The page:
MARTIN COUNTY, Fla. — Summoned to help serve and protect on the west coast, a rapid response team from the Martin County Sheriff’s Office is headed to Lee County Friday morning.
Trained by Homeland Security for missions like these, a team of 15 from the Martin County Sheriff’s Office is going to help law enforcement agencies dealing with damage and loss in their own personal lives.
The team has to travel with everything they are going to need so they are not a burden to those agencies on the west coast.
The group is setting up an operations tent fully equipped with lodging, bathrooms, food, appliances needed to cook, and all gear needed to police independently for a minimum of two weeks.
“We don’t want to take up extra resources that they desperately need over there so we bring all of it with us,” said Lieutenant Matthew Immodino.
Immodino is one of 30 in the rapid response team trained to assist law enforcement agencies in areas with catastrophic damage. The mission for the group of 15 traveling will be search and rescue, patrol for looting, guide traffic, and carry out any functions law enforcement in the area needs help with.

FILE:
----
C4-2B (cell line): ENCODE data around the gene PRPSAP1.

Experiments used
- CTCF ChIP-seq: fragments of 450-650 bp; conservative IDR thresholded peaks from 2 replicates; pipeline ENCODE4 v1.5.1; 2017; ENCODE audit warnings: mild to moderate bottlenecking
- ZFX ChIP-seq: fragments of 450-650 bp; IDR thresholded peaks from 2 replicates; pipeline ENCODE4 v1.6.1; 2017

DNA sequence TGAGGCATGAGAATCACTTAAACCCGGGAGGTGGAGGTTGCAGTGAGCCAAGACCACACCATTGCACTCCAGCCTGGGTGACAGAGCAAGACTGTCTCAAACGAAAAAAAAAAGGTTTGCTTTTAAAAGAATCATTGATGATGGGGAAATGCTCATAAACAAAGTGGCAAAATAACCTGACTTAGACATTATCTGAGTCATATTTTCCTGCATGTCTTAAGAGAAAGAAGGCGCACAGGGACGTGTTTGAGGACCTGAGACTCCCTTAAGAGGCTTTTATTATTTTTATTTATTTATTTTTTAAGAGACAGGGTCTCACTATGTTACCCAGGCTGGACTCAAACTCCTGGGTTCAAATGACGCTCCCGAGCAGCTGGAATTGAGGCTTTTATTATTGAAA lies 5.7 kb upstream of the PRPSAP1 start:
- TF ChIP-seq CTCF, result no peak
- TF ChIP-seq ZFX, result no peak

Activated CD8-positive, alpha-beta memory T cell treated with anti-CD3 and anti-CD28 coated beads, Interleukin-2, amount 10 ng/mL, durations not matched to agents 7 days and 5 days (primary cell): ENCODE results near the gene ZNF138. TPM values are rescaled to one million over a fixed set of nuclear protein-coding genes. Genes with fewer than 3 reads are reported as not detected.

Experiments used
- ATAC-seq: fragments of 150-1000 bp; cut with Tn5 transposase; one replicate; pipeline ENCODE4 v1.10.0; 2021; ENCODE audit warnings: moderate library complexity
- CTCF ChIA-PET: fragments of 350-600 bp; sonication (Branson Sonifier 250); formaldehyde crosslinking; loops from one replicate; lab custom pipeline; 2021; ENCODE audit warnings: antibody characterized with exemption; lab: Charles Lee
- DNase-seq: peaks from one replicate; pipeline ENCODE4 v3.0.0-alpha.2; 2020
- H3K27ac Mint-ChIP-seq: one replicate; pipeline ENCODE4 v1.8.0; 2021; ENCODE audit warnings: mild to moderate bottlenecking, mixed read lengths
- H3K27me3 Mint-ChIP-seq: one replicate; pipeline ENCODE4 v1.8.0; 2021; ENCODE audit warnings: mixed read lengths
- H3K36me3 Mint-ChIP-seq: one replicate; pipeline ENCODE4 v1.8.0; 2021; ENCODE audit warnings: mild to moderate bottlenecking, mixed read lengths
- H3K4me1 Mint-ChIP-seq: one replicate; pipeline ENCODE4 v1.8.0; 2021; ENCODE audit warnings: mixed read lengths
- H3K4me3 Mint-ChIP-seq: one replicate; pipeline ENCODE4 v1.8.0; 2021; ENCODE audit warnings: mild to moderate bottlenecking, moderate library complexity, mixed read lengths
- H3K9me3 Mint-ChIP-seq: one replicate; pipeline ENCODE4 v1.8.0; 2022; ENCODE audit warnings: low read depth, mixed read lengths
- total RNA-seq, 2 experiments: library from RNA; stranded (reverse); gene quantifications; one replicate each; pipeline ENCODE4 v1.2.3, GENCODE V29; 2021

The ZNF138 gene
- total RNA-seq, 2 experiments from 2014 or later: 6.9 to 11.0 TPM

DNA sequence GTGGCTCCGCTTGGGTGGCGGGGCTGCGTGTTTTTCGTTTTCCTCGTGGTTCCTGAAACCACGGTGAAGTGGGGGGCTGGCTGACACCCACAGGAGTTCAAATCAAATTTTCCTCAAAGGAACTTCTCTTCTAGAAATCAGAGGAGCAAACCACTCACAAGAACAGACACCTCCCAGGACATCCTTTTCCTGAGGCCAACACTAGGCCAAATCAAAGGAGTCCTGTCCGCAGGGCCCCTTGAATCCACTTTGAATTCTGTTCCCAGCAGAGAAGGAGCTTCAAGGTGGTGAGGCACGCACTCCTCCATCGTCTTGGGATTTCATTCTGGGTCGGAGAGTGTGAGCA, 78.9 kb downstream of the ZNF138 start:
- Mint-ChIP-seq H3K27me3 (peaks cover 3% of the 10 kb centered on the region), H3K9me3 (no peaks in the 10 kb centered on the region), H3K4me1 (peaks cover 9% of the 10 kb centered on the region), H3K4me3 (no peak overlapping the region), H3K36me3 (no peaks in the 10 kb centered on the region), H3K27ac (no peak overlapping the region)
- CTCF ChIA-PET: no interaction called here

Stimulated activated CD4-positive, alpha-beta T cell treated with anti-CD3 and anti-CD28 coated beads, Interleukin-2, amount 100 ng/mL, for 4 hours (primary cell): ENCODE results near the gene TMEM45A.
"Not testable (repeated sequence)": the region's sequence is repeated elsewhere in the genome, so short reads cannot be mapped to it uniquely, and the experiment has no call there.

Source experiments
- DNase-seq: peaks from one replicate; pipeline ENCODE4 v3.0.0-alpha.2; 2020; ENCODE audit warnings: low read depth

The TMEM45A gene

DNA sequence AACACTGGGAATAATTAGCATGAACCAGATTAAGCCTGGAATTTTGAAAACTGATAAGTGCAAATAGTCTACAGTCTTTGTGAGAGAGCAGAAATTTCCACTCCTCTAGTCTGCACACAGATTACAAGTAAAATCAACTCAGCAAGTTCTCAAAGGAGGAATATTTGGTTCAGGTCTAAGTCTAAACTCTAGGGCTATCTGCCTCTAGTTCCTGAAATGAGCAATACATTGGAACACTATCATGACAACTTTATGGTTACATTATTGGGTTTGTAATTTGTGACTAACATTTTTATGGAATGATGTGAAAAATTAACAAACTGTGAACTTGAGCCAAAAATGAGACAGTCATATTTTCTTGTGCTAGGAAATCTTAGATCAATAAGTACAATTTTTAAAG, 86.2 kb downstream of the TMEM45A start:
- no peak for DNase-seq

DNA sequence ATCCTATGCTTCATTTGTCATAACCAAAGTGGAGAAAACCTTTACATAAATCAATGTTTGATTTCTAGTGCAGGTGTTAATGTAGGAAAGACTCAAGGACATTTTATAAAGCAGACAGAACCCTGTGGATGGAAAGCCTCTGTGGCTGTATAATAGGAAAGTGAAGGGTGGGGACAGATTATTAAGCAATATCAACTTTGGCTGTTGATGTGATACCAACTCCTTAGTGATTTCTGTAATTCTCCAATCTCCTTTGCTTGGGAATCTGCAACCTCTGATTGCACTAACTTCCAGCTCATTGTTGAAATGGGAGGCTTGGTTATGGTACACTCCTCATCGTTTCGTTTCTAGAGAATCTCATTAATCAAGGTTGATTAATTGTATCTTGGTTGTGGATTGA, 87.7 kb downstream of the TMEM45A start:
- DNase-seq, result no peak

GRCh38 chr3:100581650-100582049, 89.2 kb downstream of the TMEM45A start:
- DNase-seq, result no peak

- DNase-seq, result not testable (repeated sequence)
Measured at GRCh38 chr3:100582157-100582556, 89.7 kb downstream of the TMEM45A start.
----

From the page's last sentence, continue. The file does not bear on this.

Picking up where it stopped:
“When we go in in a law enforcement capacity, we try to go as a life raft to bring aid and comfort and very importantly, to protect the people from those that would take advantage when they are at their lowest moment,” said Sheriff William Snyder, of the Martin County Sheriff’s Office.
Sheriff Snyder said it is an honor to help out the men and women in uniform on the west coast of the state right now. He said this response is coming at the request of the Florida Sheriff’s Association.
“Yes, I’m taking the men and women, and our equipment from Martin County to Lee County, but two things; number one, the state will pay for every penny of it including equipment use, overtime, manpower hours, and then very importantly, in the event that we have the same situation, I don’t have to worry, my fellow sheriffs are coming and they are bringing their people with them,” added Sheriff Snyder.
The team leaves at 6 a.m. and takes several marked deputy vehicles and trucks to get through flooded zones. The sheriff said the other half of the rapid response team remains in Martin County and may switch out with the current team after the first week of aid.